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10th anniversary of same-sex marriages marked in New Paltz

NEW PALTZ – More than 70 people turned out to celebrate the 10th anniversary of the historic New Paltz same-sex weddings Thursday night at New Paltz Town Hall.  Many of the attendees were couples who were married by Mayor Jason West in 2004.

On February 27th a decade ago West solemnized vows for more than two dozen couples in Peace Park before same-sex marriage was legalized in New York State in July of 2011.

West recalled thinking he would just perform a few ‘marriages’ but people kept coming for an hour-and-a-half to two hours. By the end, there were 1,500-2,000 spectators gathered as well as news crews. But it was the first legal marriage he performed that showed him the point.

“It was a five minute ceremony, they kept it simple,” West said.   “They’d already been together for 20, 30 years. But the normalcy of it struck me as the whole point of having to go through the hundreds of cameras for a few months 10 years ago.”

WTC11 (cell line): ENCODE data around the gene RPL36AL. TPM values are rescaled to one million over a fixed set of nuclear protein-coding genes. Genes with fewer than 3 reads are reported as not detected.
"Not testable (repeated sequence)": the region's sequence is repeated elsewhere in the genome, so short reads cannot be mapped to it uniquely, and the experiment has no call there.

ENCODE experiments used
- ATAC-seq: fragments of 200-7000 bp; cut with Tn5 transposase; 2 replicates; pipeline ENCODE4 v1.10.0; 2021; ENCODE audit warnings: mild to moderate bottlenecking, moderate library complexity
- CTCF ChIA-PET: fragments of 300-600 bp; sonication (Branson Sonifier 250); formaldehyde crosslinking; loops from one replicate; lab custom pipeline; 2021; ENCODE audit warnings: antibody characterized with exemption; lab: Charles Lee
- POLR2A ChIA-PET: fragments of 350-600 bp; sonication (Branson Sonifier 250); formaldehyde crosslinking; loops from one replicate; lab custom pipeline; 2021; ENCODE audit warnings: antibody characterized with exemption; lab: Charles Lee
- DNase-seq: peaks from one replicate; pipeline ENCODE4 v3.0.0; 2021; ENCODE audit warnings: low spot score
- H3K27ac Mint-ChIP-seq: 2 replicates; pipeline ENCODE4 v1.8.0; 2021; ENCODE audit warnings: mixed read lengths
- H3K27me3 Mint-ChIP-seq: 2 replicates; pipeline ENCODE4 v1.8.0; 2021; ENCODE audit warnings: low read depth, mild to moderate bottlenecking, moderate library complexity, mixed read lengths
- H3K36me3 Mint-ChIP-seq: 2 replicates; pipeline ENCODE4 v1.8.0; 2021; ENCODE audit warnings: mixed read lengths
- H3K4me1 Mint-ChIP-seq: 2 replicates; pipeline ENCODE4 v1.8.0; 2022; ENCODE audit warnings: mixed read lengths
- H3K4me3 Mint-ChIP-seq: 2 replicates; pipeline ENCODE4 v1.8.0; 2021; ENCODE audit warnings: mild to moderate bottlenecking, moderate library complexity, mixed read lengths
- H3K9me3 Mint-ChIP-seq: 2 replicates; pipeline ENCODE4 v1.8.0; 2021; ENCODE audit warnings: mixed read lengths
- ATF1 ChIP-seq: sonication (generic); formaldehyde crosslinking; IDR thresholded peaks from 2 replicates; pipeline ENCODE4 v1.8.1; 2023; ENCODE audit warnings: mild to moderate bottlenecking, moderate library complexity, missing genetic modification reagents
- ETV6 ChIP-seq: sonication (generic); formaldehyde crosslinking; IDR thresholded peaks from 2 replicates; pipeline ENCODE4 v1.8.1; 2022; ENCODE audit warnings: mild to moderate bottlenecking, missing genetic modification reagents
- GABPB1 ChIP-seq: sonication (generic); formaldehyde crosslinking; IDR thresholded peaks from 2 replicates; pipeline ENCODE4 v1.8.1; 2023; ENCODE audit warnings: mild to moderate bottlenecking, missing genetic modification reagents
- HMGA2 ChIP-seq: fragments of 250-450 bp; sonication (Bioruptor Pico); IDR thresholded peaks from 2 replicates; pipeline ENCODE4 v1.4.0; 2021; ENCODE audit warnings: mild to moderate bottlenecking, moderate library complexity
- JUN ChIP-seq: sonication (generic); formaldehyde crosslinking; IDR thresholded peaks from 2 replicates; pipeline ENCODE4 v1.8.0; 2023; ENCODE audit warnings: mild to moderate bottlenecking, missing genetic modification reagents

Student filmmaker Stephanie Donnelly showed her documentary entitled “I Now Pronounce You Husband and Husband.”

West was joined on a panel of speakers by Jan Whitman, president of the Hudson Valley LGBTQ Community Center, Mariko Hirose, attorney for the New York Civil Liberties Union, and Cathy Marino-Thomas, former national co-president of Marriage Equality of New York.

The focus of the panel was where to go from here. Here’s Hirose:

“The issue that is being decided by courts right now is the issue of whether other states have to recognize the validity of marriages entered into in states like New York,” Hirose said, explaining some of the current issues around same sex marriage.

The decade since West was threatened with charges for performing same sex marriage ceremonies has seen the end of the Defense of Marriage Act, the end of Don’t Ask Don’t Tell.

On Wednesday a bill in Arizona that would have allowed private businesses to use religious beliefs as a reason to deny services was vetoed by Republican Governor Jan Brewer, after days of intense pressure from both sides.    

Also on Wednesday, a federal judge struck down Texas' ban on same-sex marriages.  The Texas issue pertains more to benefits for same-sex couples, but the ruling could pave the way for changes in state law.